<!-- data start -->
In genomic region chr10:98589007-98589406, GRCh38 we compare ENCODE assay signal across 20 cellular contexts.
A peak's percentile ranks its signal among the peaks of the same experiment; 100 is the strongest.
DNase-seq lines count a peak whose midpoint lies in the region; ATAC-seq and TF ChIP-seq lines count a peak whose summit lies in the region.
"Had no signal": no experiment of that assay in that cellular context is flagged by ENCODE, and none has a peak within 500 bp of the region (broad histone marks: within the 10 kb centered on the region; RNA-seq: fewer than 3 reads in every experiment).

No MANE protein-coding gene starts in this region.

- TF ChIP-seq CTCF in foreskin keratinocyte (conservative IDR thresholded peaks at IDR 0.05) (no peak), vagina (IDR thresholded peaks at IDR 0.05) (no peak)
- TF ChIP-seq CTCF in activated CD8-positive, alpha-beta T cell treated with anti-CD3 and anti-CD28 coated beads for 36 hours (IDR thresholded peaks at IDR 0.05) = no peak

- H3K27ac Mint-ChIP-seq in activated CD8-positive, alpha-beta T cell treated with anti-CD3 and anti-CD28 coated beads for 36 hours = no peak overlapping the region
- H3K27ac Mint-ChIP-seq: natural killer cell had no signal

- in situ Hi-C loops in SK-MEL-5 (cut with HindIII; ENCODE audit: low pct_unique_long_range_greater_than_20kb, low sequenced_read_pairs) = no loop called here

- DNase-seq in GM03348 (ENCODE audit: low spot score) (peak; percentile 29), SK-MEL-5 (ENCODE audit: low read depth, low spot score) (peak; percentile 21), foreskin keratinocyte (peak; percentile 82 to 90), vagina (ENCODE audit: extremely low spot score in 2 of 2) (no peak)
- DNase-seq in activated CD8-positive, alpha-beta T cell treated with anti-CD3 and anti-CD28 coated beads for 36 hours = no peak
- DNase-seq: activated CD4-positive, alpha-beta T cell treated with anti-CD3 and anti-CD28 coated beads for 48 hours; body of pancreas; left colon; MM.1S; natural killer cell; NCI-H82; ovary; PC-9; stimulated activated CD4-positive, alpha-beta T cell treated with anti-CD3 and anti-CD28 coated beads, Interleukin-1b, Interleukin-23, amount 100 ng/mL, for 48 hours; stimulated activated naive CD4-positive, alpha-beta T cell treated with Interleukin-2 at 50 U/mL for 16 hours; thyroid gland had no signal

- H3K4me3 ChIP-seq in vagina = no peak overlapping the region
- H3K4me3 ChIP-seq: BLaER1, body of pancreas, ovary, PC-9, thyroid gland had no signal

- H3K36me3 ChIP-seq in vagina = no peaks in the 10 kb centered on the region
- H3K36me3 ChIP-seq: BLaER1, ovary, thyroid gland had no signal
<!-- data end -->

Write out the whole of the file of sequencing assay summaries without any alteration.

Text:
In genomic region chr10:98589007-98589406, GRCh38 we compare ENCODE assay signal across 20 cellular contexts.
A peak's percentile ranks its signal among the peaks of the same experiment; 100 is the strongest.
DNase-seq lines count a peak whose midpoint lies in the region; ATAC-seq and TF ChIP-seq lines count a peak whose summit lies in the region.
"Had no signal": no experiment of that assay in that cellular context is flagged by ENCODE, and none has a peak within 500 bp of the region (broad histone marks: within the 10 kb centered on the region; RNA-seq: fewer than 3 reads in every experiment).

No MANE protein-coding gene starts in this region.

- TF ChIP-seq CTCF in foreskin keratinocyte (conservative IDR thresholded peaks at IDR 0.05) (no peak), vagina (IDR thresholded peaks at IDR 0.05) (no peak)
- TF ChIP-seq CTCF in activated CD8-positive, alpha-beta T cell treated with anti-CD3 and anti-CD28 coated beads for 36 hours (IDR thresholded peaks at IDR 0.05) = no peak

- H3K27ac Mint-ChIP-seq in activated CD8-positive, alpha-beta T cell treated with anti-CD3 and anti-CD28 coated beads for 36 hours = no peak overlapping the region
- H3K27ac Mint-ChIP-seq: natural killer cell had no signal

- in situ Hi-C loops in SK-MEL-5 (cut with HindIII; ENCODE audit: low pct_unique_long_range_greater_than_20kb, low sequenced_read_pairs) = no loop called here

- DNase-seq in GM03348 (ENCODE audit: low spot score) (peak; percentile 29), SK-MEL-5 (ENCODE audit: low read depth, low spot score) (peak; percentile 21), foreskin keratinocyte (peak; percentile 82 to 90), vagina (ENCODE audit: extremely low spot score in 2 of 2) (no peak)
- DNase-seq in activated CD8-positive, alpha-beta T cell treated with anti-CD3 and anti-CD28 coated beads for 36 hours = no peak
- DNase-seq: activated CD4-positive, alpha-beta T cell treated with anti-CD3 and anti-CD28 coated beads for 48 hours; body of pancreas; left colon; MM.1S; natural killer cell; NCI-H82; ovary; PC-9; stimulated activated CD4-positive, alpha-beta T cell treated with anti-CD3 and anti-CD28 coated beads, Interleukin-1b, Interleukin-23, amount 100 ng/mL, for 48 hours; stimulated activated naive CD4-positive, alpha-beta T cell treated with Interleukin-2 at 50 U/mL for 16 hours; thyroid gland had no signal

- H3K4me3 ChIP-seq in vagina = no peak overlapping the region
- H3K4me3 ChIP-seq: BLaER1, body of pancreas, ovary, PC-9, thyroid gland had no signal

- H3K36me3 ChIP-seq in vagina = no peaks in the 10 kb centered on the region
- H3K36me3 ChIP-seq: BLaER1, ovary, thyroid gland had no signal